Two words have pushed fuel-efficient cookstoves in a way that millions of deaths and acres of felled forest could not: climate change.
Early interest in the cookstoves, initially envisioned in the 1970s and '80s as a means of reducing deforestation in developing countries, waned when well-meaning projects failed to deliver results.
Even as the awareness of the health risks that come from poor, inefficient cooking methods grew, cookstove projects largely remained a fringe activity. According to the World Health Organization, more than 1.6 million deaths were attributable to indoor smoke from solid fuels in 2000.
Only now, decades after the first clean cookstove, does it appear that these projects are finally gathering momentum among major institutions. The climate bills in both the U.S. House and Senate set ambitious goals for moving efficient, affordable stoves into 20 million homes throughout the developing world within 5 years.
Energy ministries across several Latin American countries are making an inventory of their cookstove needs to assess their energy consumption. And the U.N. Foundation plans to announce its new Global Alliance for Clean Cookstoves this September.
"Stoves took off when people in developed countries realized it affected our environment," said Mark Bryden, a professor of mechanical engineering at Iowa State University. Socially motivated tinkers and engineers have been working on the problem for decades, but governments and deep-pocketed organizations are relatively new to the fold.
Bryden, who studies combustion -- wood, in particular -- got involved with clean cookstoves in 1998 after learning about the range of the injuries and diseases stemming from unhealthy cooking practices. Smoke inhalation is a cause of or is associated with everything from acute respiratory infections like influenza, pneumonia, tuberculosis and bronchiolitis to deformities among children still in the womb -- such as cleft palates.
Bryden said it was clear to him: "It was shortening women's lives."
Fixing the problem of poor indoor air quality around the world, Bryden said, does not require "impossible levels of money." But, he added, "Because climate change affects us, now we care. I know it's cold, but it's probably true."
Rising awareness about black carbon
Half of the world's population -- roughly 3 billion people -- cook their food and heat their homes by burning coal and biomass material like wood and animal dung, over open fires or rudimentary stoves, according to U.S. EPA. Emissions from these fires are thought to have potent effects on the planet's climate.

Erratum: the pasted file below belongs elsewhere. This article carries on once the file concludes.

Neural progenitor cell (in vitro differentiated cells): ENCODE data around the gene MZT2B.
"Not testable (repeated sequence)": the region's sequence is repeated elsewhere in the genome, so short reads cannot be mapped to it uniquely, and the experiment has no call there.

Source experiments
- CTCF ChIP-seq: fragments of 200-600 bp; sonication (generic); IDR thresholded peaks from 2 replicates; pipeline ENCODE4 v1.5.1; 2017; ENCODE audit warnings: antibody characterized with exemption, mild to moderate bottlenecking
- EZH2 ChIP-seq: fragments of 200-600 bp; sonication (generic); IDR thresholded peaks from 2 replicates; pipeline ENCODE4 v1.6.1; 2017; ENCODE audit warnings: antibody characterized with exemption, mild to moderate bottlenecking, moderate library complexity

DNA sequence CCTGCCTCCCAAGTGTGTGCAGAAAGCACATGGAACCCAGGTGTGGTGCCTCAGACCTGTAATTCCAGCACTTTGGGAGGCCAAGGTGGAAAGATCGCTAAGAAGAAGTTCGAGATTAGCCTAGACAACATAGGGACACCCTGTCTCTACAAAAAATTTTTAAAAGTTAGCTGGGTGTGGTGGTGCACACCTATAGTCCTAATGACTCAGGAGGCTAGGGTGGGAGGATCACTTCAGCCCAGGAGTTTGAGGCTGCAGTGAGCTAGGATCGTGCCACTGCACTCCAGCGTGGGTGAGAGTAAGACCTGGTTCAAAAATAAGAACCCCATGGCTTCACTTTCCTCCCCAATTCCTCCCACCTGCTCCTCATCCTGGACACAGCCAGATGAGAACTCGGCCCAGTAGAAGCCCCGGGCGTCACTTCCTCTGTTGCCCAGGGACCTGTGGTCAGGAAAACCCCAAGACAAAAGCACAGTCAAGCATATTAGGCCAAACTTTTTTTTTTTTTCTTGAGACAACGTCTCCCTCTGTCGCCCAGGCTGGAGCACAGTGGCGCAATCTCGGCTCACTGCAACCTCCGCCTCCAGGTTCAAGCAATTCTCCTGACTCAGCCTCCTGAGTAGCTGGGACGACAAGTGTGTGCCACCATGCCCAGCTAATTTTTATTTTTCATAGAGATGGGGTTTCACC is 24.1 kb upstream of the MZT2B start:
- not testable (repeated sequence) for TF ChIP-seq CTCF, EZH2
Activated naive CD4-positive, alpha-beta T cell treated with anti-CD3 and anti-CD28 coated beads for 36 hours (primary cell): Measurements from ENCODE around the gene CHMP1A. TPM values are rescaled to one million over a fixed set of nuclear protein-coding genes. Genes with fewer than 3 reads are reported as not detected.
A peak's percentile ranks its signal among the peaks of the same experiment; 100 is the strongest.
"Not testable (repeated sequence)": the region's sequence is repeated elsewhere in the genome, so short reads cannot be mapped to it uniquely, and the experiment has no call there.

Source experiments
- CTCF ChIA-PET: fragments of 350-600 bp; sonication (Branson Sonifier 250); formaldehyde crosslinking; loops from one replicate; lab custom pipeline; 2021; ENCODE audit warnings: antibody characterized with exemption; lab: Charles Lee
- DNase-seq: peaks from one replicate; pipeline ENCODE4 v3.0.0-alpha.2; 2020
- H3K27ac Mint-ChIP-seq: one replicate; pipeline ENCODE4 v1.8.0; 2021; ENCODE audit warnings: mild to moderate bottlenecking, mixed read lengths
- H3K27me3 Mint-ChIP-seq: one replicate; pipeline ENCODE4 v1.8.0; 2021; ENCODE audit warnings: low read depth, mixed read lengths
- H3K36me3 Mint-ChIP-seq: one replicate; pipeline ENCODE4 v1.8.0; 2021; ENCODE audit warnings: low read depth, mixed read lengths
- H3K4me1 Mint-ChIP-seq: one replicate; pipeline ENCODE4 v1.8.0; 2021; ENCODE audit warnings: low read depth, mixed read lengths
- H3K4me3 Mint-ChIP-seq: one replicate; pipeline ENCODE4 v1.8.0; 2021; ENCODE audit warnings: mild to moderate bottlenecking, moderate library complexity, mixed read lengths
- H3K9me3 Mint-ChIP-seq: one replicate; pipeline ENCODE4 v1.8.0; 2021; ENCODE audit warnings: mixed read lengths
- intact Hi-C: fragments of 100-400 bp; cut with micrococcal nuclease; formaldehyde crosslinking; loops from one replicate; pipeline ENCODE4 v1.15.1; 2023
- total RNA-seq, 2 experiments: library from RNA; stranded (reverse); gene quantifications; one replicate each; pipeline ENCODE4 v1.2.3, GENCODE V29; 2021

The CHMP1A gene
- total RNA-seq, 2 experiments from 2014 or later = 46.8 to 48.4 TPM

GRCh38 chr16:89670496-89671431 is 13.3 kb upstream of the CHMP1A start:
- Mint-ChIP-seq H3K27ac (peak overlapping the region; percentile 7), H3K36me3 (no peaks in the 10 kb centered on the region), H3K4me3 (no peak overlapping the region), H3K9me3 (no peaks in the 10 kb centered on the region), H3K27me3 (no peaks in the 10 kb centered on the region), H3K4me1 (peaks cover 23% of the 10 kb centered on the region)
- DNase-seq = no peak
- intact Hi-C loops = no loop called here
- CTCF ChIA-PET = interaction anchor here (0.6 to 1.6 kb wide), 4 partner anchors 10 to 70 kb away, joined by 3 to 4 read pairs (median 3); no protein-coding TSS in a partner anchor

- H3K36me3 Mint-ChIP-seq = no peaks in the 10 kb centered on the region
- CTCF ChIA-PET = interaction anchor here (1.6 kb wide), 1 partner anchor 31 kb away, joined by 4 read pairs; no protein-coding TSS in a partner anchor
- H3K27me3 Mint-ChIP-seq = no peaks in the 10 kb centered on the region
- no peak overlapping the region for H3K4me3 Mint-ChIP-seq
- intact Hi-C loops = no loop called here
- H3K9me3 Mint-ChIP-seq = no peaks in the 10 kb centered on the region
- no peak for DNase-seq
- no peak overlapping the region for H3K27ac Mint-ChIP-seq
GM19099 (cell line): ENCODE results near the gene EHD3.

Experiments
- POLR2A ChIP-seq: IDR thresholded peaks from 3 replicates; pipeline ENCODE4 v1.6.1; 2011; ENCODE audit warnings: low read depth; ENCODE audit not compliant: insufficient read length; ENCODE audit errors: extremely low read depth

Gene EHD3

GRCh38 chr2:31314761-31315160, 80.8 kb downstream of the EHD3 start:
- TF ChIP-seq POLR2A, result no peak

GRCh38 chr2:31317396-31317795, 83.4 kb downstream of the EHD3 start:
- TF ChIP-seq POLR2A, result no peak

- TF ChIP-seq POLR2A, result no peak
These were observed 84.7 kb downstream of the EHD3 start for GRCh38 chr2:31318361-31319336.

Over the last four to five years, black carbon -- a component of soot -- has emerged as a major contributor to global climate change. About 20 percent of black carbon emissions come from biomass burning sourced from activities like cooking.
For many, pushing clean cookstoves represents an opportunity to tackle three major global issues: climate change, public health and deforestation.
"[E]missions of black carbon are the second strongest contribution to current global warming, after carbon dioxide emissions," wrote Veerabhadran Ramanathan, a prominent climate scientist at the Scripps Institution of Oceanography, and Greg Carmichael, a professor of chemical engineering at the University of Iowa, in the April 2008 issue of the journal Nature Geoscience.
As a strong absorber of solar radiation, black carbon is believed to also contribute to the surface warming of the polar and alpine glaciers.
But black carbon stays in the atmosphere for only a few days or weeks, depending on the size of the particles, before the particles are flushed out through rain, snow or other forms of precipitation. This is an extremely short period of time compared to carbon dioxide, which is believed to remain in the atmosphere for decades.
Because of black carbon's short residency in the atmosphere, reducing black carbon emissions is considered a short-term strategy for mitigating global climate change.
Testifying to the House Oversight and Government Reform Committee in 2007, Ramanathan said of cutting black carbon emissions that "at best, it is a short-term measure to probably buy a decade or two, time for implementing CO2 emission reduction strategies."
Not 'rocket science,' but selling them is difficult
Reducing emissions from cookstoves is not a new problem. Engineers and nongovernmental organizations have tried for at least three decades address the problem.
Ashok Gadgil, a senior scientist at Lawrence Berkeley National Laboratory, said previous cookstove initiatives failed for a variety of reasons. "They are all doable," he said, "it's not rocket science."